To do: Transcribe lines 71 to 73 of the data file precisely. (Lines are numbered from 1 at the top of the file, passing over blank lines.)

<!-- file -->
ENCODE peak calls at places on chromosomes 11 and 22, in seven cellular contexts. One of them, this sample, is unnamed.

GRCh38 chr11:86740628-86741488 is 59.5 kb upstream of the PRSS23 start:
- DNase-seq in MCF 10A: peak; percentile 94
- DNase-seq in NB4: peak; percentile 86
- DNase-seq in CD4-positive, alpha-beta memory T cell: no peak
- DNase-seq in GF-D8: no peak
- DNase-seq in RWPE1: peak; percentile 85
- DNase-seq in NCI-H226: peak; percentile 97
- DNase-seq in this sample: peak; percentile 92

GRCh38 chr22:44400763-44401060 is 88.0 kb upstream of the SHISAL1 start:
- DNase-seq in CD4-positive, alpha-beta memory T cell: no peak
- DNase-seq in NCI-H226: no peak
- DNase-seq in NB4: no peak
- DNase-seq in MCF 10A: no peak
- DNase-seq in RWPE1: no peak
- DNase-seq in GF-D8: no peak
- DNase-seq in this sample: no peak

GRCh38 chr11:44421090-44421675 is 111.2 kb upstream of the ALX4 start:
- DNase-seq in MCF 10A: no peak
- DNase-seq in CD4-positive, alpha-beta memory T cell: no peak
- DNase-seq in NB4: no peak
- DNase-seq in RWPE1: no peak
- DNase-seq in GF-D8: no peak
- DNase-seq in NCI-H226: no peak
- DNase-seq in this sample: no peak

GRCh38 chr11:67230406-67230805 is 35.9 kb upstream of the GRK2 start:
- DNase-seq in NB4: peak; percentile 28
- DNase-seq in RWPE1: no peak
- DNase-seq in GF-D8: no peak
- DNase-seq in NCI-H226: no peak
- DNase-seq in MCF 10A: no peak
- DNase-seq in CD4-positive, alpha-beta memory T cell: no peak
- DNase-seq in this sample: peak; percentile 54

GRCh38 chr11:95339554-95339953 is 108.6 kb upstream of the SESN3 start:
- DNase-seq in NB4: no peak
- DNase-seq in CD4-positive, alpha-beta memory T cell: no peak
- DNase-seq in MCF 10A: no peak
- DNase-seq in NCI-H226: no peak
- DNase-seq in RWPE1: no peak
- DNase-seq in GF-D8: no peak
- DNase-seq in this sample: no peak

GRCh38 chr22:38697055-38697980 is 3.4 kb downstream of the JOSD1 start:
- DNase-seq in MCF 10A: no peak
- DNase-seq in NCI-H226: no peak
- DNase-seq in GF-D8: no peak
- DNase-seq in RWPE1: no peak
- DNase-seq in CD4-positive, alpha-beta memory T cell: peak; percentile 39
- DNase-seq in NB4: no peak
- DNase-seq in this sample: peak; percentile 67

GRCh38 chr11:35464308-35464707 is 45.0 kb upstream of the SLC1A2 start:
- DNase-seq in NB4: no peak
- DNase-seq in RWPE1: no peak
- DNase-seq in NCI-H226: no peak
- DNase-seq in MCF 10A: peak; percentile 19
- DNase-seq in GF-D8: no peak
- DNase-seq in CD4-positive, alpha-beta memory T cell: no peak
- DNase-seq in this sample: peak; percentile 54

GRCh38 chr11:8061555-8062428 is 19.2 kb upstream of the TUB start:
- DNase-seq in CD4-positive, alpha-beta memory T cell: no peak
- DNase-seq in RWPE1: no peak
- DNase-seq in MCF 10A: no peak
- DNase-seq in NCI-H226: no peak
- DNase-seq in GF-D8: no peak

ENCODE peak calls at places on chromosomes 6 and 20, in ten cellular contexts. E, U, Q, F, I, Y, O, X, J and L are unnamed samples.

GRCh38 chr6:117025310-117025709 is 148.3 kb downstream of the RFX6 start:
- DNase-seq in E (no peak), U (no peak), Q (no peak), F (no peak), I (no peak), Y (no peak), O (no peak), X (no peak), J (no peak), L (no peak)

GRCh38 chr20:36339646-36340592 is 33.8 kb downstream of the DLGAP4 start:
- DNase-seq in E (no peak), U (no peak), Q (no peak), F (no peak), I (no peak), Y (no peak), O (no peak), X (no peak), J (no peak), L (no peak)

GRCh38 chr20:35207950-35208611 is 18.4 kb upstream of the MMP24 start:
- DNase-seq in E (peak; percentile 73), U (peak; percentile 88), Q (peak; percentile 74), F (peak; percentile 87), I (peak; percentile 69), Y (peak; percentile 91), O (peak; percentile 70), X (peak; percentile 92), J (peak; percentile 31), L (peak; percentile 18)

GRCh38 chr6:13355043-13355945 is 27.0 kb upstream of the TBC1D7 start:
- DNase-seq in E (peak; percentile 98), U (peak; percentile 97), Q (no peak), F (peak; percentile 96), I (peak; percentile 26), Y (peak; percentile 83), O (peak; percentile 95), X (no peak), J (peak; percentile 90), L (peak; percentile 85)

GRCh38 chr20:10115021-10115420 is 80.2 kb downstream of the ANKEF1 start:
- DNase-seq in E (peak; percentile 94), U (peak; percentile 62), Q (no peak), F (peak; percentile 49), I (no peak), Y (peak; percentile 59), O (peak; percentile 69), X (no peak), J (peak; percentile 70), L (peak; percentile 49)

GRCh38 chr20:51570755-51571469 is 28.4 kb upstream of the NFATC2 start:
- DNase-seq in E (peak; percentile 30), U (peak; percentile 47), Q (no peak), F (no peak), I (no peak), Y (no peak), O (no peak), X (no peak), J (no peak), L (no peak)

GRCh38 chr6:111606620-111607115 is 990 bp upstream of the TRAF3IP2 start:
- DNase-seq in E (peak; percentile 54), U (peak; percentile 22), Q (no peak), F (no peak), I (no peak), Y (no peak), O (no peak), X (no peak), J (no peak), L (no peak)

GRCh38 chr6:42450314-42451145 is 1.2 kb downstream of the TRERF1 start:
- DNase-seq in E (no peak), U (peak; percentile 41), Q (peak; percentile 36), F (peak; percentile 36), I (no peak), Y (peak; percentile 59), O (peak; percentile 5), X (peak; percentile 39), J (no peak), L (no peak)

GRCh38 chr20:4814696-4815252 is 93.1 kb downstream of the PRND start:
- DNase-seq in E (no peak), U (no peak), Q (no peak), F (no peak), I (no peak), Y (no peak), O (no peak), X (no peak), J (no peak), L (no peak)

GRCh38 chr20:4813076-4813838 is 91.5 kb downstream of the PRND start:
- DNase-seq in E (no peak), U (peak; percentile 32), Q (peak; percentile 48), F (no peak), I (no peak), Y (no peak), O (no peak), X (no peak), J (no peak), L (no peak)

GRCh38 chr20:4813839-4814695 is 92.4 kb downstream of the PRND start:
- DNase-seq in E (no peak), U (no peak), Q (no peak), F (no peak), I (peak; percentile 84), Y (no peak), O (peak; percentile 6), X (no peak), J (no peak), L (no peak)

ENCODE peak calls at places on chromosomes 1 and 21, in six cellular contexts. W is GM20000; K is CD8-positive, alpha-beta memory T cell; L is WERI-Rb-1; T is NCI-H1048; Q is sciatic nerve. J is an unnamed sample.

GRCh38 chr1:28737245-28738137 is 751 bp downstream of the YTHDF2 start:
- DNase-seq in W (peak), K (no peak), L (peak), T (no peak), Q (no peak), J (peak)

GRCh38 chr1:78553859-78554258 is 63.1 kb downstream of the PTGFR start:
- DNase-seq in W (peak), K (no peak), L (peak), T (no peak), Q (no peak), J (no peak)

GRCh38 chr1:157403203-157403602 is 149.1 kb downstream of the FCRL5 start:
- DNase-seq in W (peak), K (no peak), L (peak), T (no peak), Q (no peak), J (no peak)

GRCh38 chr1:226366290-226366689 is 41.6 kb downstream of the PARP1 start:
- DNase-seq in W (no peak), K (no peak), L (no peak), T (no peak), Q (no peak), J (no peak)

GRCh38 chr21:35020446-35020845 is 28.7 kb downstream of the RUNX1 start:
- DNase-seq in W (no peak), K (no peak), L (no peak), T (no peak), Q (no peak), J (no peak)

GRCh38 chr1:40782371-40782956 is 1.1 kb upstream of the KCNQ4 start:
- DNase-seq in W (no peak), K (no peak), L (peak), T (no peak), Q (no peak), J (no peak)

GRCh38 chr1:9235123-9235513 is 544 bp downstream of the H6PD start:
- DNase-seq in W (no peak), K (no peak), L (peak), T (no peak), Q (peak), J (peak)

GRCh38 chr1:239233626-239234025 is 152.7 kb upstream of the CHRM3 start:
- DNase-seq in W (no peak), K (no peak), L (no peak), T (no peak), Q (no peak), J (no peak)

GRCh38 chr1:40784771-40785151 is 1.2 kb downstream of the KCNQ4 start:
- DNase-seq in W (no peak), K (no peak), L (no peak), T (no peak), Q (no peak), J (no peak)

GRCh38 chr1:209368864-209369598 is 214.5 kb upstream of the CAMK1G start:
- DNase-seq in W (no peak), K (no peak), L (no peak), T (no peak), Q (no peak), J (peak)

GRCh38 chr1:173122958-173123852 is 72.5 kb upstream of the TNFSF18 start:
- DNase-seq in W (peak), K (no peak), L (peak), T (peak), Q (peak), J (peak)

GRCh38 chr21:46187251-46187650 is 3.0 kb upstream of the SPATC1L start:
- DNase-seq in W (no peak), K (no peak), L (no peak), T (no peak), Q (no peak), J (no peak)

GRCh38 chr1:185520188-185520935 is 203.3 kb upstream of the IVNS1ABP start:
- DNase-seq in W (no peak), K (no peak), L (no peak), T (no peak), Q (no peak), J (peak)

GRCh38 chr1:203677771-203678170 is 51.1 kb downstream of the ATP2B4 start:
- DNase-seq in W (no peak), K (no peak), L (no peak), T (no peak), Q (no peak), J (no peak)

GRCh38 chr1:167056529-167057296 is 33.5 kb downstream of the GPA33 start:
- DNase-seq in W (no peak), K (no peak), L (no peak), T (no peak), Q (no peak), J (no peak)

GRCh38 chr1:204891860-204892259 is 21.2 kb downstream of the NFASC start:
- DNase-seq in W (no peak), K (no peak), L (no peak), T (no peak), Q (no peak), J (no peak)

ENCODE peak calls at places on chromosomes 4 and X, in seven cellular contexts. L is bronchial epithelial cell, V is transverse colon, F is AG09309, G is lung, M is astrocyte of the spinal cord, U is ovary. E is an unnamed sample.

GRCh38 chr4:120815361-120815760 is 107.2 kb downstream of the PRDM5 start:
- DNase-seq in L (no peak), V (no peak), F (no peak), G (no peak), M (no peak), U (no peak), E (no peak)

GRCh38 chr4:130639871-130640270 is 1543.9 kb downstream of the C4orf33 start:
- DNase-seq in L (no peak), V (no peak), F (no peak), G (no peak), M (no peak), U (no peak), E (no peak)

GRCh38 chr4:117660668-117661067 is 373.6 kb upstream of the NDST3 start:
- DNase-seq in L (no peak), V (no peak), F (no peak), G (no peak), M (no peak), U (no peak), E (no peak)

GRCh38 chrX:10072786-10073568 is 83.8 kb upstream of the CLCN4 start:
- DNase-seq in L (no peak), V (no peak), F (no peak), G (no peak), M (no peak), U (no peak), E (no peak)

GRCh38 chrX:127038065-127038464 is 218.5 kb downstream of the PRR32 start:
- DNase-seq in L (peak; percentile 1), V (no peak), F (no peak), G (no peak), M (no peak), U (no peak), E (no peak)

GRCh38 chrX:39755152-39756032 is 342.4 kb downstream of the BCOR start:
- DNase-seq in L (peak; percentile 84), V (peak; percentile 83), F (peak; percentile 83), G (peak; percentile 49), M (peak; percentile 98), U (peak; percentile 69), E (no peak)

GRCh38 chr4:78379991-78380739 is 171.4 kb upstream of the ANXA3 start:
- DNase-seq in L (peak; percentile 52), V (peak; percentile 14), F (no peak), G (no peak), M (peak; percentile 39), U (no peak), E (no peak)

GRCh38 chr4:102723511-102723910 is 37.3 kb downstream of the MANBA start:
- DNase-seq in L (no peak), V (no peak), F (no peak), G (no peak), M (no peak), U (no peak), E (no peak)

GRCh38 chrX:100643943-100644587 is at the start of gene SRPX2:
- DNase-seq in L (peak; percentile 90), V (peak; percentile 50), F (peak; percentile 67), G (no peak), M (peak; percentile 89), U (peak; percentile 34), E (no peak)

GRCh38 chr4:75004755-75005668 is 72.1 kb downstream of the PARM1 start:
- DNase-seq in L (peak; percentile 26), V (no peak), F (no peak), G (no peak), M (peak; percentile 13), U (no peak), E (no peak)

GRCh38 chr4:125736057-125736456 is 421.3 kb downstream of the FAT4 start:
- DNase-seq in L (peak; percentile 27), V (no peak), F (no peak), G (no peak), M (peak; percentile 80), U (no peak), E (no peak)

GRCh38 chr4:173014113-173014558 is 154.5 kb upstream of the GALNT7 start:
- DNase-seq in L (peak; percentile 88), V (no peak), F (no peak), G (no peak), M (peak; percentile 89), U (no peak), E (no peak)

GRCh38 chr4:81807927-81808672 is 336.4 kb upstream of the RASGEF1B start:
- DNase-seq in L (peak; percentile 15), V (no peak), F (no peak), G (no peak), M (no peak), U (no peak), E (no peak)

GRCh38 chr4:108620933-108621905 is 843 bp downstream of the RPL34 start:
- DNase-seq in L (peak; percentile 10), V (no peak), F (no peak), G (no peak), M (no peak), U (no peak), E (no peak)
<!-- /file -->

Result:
GRCh38 chr6:13355043-13355945 is 27.0 kb upstream of the TBC1D7 start:
- DNase-seq in E (peak; percentile 98), U (peak; percentile 97), Q (no peak), F (peak; percentile 96), I (peak; percentile 26), Y (peak; percentile 83), O (peak; percentile 95), X (no peak), J (peak; percentile 90), L (peak; percentile 85)

GRCh38 chr20:10115021-10115420 is 80.2 kb downstream of the ANKEF1 start: